Don’t Hurt Your Business with Faulty Assumptions
Assumptions — preconceived notions, taken as fact without proof — are a surefire way to derail both communication and productivity.
Assumptions — these mental shortcuts — are often incorrect, and they could be costing you business.
A 74-year old farming friend of mine went into a car dealership to buy a truck. He purchases a new truck, with cash, about every 5 years. A few weeks ago I went with him. He was completely ignored by the sales staff, who were mostly paying attention to their phones. He returned to the receptionist, who also ignored him while she answered emails. This is a guy buying a $55,000 truck, and he could not get anyone to give him the time of day.
Was it because he looked like a farmer and they assumed that he wasn’t in their target demographic? Was it because of his age? Was it a just terrible sales staff?
A military friend told me that she is relocating to Texas. She called 5 real estate offices explaining her status, and that she wants to buy a house in San Antonio. It has been 7 weeks. To date, NONE have returned her phone call.
Is it because she is military, and they assume she is impoverished? Or were all five offices simply incompetent?
These sales teams made assumptions, and it cost them business.
The truth is, we often rush to judgment, but it can be harmful and costly.
It Starts with the Brain
The human brain, according to the practitioners at Harley Therapy, is built for making assumptions: “It searches for patterns, or what cognitive scientists call mental models, to make it a more efficient machine.”
It’s a mechanism that helps us navigate the world more effectively. By making regular assumptions, like “the sun will rise in the morning” or “I’ll be able to get food from the grocery store,” we can plan our lives based on past experiences where the results were predictable. Patterns reduce stress and free up our brains for other challenges.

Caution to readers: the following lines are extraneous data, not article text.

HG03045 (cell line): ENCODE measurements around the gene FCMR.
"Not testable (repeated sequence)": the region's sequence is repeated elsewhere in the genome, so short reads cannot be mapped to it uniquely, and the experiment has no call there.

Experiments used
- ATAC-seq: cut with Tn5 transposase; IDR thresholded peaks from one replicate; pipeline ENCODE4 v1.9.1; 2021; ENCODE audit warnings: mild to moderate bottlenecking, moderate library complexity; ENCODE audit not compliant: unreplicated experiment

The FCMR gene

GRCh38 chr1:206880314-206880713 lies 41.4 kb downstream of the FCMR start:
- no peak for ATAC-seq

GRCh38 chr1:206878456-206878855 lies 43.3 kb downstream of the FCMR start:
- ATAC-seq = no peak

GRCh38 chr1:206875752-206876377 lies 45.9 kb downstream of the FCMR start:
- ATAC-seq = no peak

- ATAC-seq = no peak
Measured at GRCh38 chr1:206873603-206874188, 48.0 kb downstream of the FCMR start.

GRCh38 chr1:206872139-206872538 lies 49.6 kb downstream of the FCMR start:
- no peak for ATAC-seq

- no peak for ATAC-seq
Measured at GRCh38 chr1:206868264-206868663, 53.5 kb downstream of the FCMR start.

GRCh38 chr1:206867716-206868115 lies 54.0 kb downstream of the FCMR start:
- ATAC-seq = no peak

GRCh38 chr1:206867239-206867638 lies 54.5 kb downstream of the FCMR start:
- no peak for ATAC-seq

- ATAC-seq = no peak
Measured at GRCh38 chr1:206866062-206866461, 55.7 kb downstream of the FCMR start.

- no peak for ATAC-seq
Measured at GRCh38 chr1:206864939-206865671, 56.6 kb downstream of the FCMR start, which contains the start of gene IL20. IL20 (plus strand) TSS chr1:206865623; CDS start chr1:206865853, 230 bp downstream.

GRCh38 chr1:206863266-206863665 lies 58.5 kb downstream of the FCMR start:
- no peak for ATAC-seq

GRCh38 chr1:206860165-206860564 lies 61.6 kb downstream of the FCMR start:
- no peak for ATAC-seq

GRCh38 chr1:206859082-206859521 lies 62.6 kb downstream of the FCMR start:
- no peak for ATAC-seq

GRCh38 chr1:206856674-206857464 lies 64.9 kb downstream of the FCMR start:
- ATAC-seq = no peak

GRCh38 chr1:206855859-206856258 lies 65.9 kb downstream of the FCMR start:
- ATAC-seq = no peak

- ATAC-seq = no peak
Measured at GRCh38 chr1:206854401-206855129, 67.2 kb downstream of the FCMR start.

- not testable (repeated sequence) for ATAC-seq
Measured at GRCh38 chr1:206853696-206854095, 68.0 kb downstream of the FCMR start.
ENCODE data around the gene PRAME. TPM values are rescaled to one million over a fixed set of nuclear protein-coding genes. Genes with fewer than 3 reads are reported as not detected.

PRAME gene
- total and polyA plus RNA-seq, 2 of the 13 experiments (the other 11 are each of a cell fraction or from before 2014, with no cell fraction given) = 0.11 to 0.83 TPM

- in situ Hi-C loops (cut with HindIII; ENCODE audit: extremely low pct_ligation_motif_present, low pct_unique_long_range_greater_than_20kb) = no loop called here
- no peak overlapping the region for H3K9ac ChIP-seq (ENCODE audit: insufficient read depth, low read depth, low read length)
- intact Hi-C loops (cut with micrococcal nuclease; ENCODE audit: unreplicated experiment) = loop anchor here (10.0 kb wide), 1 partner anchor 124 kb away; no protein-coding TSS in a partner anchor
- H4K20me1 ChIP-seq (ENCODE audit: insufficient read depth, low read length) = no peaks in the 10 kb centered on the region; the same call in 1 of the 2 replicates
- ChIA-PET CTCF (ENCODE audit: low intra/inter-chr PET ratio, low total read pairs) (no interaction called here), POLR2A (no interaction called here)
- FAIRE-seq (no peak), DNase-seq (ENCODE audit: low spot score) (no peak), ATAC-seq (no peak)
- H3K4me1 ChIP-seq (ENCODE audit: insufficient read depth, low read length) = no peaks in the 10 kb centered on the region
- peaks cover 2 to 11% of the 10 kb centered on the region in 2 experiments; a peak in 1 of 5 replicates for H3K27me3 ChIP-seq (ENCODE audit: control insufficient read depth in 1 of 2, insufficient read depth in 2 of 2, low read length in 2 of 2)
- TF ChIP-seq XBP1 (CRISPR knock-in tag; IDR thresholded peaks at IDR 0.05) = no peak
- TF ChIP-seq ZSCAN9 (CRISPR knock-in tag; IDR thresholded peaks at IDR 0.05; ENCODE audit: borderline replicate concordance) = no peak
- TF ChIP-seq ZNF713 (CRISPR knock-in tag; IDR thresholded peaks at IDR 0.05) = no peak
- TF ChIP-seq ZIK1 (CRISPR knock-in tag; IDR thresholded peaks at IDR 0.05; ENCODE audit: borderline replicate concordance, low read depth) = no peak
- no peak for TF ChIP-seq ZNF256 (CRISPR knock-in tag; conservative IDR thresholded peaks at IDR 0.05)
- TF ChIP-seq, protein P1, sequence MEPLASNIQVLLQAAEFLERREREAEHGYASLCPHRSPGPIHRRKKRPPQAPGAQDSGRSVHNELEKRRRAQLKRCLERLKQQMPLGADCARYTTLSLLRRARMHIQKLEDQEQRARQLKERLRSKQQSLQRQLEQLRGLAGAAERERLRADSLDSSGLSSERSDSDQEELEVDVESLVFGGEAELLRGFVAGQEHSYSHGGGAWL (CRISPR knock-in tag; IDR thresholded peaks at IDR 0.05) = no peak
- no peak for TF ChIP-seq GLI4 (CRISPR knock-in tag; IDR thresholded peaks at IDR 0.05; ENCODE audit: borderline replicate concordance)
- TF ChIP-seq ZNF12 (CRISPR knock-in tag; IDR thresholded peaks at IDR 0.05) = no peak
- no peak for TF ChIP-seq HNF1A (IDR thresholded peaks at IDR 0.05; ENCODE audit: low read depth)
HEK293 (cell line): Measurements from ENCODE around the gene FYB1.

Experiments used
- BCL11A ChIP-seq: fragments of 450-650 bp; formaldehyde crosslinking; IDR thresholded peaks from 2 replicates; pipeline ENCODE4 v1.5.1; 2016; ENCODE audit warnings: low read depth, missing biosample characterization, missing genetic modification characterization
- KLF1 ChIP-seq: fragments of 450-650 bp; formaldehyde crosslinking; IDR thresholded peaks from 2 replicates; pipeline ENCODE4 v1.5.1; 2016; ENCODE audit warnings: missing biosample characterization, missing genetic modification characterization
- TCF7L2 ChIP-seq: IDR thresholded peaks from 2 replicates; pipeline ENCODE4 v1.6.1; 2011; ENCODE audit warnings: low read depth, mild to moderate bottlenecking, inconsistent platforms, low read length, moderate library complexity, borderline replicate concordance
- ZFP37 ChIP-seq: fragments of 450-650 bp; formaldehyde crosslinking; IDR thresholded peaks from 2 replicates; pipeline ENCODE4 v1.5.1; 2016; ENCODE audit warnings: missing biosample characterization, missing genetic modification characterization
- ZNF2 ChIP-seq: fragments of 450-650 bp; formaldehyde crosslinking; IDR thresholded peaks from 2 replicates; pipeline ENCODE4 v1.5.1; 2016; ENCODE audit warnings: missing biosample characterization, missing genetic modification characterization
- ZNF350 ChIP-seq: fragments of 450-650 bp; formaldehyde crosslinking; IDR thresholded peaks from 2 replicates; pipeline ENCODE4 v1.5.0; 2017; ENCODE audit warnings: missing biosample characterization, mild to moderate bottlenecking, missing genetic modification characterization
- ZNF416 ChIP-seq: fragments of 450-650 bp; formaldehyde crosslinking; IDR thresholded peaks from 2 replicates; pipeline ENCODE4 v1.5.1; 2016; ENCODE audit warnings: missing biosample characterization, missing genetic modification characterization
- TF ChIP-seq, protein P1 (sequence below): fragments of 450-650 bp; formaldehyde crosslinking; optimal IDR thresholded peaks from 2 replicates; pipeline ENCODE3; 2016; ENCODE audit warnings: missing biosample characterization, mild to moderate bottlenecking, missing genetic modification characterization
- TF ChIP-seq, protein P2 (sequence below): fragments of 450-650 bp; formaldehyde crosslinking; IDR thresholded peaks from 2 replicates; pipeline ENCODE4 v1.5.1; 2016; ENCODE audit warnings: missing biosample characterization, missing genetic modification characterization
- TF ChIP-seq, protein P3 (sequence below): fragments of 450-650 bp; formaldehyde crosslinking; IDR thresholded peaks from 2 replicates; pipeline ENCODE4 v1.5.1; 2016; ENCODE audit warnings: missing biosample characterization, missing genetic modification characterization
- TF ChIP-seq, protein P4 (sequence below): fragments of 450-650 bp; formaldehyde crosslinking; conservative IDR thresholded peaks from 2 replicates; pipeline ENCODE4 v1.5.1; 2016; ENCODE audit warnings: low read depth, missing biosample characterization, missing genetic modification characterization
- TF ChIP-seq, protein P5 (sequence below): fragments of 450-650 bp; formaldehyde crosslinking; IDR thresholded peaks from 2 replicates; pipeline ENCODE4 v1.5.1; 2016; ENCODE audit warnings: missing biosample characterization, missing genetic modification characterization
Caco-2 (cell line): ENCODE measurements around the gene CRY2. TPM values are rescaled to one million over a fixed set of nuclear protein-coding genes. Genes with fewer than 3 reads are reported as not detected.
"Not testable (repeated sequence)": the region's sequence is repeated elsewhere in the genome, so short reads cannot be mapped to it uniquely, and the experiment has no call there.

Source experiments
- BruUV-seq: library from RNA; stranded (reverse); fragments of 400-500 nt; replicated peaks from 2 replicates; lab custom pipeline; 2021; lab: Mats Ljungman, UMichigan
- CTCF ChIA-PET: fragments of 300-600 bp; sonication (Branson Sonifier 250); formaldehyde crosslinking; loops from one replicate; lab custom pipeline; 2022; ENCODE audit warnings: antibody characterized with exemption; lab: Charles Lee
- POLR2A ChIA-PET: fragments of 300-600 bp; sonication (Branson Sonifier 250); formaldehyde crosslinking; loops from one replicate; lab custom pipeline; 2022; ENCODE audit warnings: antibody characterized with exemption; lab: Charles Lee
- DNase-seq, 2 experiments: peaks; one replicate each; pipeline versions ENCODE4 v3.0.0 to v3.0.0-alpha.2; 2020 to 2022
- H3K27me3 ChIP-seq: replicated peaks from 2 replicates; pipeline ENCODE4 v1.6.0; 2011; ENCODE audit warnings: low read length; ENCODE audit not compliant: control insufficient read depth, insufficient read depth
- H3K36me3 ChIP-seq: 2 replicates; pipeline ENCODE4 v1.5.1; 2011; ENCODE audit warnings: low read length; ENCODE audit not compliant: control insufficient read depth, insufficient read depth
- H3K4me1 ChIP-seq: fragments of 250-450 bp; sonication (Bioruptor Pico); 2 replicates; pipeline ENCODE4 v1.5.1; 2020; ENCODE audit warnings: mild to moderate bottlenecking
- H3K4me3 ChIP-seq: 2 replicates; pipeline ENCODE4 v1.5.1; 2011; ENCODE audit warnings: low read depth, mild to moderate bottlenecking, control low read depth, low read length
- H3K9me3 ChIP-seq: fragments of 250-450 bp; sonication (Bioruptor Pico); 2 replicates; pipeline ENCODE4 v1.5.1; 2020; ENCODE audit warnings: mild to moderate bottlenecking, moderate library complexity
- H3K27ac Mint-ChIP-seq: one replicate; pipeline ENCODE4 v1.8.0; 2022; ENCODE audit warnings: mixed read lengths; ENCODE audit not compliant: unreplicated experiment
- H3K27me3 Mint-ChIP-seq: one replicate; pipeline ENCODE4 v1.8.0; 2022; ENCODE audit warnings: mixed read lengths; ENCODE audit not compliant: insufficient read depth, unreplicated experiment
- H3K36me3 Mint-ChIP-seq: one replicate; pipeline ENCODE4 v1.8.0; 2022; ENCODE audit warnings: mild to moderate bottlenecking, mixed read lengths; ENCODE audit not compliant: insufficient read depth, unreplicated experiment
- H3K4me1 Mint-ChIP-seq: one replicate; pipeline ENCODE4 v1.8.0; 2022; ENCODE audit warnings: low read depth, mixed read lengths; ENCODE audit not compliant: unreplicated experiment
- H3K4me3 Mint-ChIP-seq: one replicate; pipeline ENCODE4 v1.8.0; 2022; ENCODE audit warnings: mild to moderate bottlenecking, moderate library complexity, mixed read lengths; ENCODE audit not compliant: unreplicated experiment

By adding culture, environment, and upbringing into the mix, we can see how larger assumptions form. Again, from Harley Therapy: “The assumptions we make come from our culture and our families, and from what we were taught to think as a child.”
When Assumptions are Wrong
Making assumptions about people based on their affiliation, or our own preconceived notions can create discord and confusion.
“Our ability to categorize and evaluate is an important part of human intelligence,” says Mahzarin Banaji, a psychology professor at Yale, who researches stereotypes. She cites her own reaction to unconcious bias tests as a personal example in Psychology Today, noting that it is discouraging to think that we are bias-free when we are not.
Many people simply don’t realize that they are making assumptions, and leaders need to be especially mindful of how unconscious bias, even by the most well-intentioned teams, can be present and that it can be harmful.
This also leads into stereotyping, where we might apply a generalization or an unconscious bias about a group of people or to an individual, even though that assumption might not be true.
Much like forming simpler opinions about likely outcomes, stereotypes are a mental shortcut that help us navigate the world more quickly, according to Saul McLeod of the University of Manchester: “The use of stereotypes is a major way in which we simplify our social world since they reduce the amount of processing (i.e., thinking) we have to do when we meet a new person.” Stereotypes are learned, and they can be replaced when we refrain from leaping to a conclusion based on appearance or demographic.
Examples such as, “older people aren’t good at technology” or “women are too emotional at work” can lead to actions that are unfair.
While assumptions and stereotypes can be a benefit, as well act as a base in our biology, applying them to individuals can lead to a host of negative outcomes, and cost sales.
Making assumptions can disadvantage members of a team based solely on a group affiliation. When applied in an office setting, these kinds of interactions, born of complacent thinking and a lack of understanding, run the risk of creating an atmosphere which diminishes trust and divides teams.
Correcting the Issue
A business is more apt to thrive when its members can communicate and trust one another. By keeping an open mind, acknowledging biases that we all may hold, and avoiding the temptation of jumping to conclusions, you, as a leader, can set an example for your team that others can follow.
We really don’t know what someone else is thinking until we ask. We need to take the time to get to know others as the individuals they are.